Using newly available data from the Trajectories in Education and Careers Study, the first longitudinal study on a representative sample of high school students in Russia, we examined the importance of investments in human and cultural capital on students’ mathematics and reading standardized examinations, as well as on the likelihood of matriculation into a selective institution of higher education. Studying mathematics and the Russian language on one’s own for more than a year was positively and significantly associated with standardized scores and with an increased likelihood of matriculating into a selective university. A higher number of books at home was also associated with an increased likelihood of matriculating into a selective university. The findings are discussed within the particular institutional context of the Russian educational system.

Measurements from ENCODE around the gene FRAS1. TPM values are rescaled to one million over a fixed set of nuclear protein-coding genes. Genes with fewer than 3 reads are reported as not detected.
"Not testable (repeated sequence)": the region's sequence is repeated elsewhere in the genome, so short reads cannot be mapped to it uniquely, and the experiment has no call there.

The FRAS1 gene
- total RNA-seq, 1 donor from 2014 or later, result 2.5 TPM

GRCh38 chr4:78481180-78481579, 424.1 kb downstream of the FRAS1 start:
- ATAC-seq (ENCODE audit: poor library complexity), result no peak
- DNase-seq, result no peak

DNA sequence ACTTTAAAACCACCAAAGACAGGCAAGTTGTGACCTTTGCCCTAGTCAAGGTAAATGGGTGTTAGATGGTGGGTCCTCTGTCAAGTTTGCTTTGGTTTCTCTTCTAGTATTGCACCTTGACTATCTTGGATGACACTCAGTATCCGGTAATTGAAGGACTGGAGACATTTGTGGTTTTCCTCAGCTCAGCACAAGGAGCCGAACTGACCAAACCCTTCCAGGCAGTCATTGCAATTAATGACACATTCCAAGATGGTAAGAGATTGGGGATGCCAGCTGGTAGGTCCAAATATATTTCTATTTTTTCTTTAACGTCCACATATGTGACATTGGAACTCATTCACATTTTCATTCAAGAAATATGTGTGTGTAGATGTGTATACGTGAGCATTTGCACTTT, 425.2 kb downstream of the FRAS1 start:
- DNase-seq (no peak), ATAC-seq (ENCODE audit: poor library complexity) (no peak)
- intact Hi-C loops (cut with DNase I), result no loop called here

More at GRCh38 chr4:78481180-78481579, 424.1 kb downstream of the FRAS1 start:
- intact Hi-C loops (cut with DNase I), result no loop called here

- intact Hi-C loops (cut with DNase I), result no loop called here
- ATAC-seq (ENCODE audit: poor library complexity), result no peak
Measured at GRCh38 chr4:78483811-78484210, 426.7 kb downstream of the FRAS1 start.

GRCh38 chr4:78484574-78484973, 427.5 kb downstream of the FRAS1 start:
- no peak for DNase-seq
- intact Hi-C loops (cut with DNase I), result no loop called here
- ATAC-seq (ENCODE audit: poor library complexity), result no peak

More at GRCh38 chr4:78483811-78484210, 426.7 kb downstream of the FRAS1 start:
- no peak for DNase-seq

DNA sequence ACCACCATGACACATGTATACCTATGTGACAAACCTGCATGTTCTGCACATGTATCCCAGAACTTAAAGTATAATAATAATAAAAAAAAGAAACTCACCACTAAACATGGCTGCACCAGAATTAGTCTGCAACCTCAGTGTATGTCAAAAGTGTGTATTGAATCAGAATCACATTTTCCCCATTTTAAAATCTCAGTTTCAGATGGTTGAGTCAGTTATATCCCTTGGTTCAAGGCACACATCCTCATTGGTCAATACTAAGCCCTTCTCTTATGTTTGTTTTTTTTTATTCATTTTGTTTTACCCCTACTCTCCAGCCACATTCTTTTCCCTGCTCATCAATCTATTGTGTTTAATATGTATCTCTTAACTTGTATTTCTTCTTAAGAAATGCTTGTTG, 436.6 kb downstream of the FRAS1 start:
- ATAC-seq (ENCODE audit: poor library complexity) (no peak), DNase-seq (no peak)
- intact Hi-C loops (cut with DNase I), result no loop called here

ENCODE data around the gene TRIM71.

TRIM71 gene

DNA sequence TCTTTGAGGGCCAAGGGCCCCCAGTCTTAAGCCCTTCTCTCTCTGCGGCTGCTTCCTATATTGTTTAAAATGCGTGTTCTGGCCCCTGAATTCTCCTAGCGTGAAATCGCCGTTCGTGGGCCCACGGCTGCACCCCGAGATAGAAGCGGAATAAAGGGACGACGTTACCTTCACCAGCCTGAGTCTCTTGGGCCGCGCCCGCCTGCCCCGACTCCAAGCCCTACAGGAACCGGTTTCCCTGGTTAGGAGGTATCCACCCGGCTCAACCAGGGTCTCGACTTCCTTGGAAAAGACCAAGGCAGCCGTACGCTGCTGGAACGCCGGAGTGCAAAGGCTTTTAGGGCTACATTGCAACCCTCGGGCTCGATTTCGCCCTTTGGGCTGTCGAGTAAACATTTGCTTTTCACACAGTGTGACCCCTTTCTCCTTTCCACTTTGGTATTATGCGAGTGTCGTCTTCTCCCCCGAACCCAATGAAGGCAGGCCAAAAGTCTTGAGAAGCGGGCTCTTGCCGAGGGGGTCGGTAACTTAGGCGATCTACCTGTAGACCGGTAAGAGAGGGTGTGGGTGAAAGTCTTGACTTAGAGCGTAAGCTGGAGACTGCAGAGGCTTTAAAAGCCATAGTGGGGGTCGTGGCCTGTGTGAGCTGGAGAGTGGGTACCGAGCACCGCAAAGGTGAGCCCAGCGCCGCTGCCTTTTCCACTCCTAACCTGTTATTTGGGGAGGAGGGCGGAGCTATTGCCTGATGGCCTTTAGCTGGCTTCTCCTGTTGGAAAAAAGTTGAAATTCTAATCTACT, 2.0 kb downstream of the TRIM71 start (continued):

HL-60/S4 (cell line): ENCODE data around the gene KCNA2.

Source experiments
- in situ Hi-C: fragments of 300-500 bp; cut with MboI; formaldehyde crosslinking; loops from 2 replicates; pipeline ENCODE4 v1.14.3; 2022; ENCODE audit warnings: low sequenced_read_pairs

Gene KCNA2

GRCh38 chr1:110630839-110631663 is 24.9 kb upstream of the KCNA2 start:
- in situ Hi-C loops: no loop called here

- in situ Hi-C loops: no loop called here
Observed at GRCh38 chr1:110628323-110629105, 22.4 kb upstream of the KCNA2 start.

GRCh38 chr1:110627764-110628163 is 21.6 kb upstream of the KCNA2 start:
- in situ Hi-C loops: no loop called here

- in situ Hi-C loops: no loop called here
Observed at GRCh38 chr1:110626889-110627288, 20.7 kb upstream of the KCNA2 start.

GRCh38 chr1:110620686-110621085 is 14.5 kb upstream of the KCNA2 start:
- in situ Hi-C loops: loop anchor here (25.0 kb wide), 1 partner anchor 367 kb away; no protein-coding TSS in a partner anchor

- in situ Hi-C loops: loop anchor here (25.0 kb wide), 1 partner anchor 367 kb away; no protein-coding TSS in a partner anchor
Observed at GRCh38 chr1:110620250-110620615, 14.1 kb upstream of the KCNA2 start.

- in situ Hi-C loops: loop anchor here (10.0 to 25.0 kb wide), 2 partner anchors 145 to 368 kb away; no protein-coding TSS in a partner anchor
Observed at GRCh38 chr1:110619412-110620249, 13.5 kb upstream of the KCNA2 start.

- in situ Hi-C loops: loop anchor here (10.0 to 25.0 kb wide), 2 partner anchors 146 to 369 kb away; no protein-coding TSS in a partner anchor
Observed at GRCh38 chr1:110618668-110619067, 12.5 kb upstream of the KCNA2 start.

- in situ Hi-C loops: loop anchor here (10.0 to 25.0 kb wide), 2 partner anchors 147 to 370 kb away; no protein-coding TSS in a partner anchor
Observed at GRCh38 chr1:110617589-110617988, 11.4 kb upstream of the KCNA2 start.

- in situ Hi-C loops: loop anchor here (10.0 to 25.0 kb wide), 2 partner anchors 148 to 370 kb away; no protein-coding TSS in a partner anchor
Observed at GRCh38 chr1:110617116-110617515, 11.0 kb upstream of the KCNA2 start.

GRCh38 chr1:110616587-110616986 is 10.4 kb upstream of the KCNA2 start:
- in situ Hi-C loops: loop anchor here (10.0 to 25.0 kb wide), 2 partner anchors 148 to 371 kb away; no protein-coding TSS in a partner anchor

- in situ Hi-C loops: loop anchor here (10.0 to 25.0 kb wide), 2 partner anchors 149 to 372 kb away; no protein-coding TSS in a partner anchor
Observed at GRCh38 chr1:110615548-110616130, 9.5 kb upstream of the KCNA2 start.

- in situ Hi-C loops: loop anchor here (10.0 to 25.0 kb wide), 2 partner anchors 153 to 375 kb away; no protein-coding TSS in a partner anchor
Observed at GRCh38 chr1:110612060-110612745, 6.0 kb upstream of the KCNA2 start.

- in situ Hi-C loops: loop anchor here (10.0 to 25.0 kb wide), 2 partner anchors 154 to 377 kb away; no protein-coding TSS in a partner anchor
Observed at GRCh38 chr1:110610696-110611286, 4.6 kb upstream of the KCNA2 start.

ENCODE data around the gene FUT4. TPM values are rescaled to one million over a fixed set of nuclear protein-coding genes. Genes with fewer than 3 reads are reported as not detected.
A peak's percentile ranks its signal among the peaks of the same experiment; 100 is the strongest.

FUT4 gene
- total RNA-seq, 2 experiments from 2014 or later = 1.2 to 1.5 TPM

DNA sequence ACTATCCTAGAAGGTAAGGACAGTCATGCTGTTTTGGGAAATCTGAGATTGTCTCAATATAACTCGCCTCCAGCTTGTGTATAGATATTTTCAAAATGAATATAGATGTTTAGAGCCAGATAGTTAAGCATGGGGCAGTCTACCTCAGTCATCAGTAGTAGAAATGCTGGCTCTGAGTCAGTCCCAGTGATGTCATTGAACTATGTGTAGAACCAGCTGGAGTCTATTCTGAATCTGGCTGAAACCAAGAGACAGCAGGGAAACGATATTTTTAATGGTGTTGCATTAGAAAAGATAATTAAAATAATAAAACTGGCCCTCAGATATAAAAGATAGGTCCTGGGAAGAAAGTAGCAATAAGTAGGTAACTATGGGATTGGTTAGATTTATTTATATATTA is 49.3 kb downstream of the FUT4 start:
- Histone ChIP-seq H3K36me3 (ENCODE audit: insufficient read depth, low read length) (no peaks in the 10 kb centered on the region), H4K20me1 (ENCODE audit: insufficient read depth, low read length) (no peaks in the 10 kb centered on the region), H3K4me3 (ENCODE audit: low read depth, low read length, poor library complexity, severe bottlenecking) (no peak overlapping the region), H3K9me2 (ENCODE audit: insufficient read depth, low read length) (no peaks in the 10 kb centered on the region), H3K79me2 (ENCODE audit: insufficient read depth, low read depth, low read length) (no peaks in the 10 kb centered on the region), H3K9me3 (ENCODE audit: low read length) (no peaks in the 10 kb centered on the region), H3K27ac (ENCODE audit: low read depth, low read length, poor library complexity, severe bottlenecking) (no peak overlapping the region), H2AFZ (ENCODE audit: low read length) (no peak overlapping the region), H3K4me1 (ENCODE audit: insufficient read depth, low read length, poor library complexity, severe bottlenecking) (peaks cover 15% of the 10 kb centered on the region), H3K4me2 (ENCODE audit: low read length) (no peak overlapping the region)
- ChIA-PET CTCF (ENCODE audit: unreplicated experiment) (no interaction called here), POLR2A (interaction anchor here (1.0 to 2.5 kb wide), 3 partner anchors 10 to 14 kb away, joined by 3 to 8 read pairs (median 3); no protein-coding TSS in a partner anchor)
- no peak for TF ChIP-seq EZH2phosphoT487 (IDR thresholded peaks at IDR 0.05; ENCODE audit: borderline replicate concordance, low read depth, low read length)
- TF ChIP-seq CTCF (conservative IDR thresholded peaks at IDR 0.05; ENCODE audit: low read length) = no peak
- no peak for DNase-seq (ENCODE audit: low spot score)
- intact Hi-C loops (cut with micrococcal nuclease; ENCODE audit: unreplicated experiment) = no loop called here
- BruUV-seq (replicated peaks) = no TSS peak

Student academic dishonesty is a pervasive problem for universities all over the world. The development of innovative practices and interventions for decreasing dishonest behaviour requires understanding factors influencing academic dishonesty. Previous research showed that personal, environmental, and situational factors affect dishonest behaviour at a university. The set of factors and the strength of their influence can differ across countries. There is a lack of research on factors affecting student dishonesty in Russia. A sample of 15,159 undergraduate students from eight Russian highly selective universities was surveyed to understand what factors influence their decision to engage in dishonest behaviour. Ajzen’s Theory of Planned Behaviour (TPB) was employed to explain dishonest behaviour among students. The explained variance in the engagement in academic dishonesty equals 48% in the model for the full sample, and reaches 69% in the model for one of the considered institutions. The major findings of this study were: (1) subjective norms appeared to dominate as the strongest predictor of academic dishonesty across the Russian universities; (2) perceived behavioural control, appeared to be positively related to the dishonest behaviour. In the majority of universities, this factor was found to be insignificant. This finding indicates a specific feature of Russian students’ an ethical decision-making process discussed in the last part of the paper.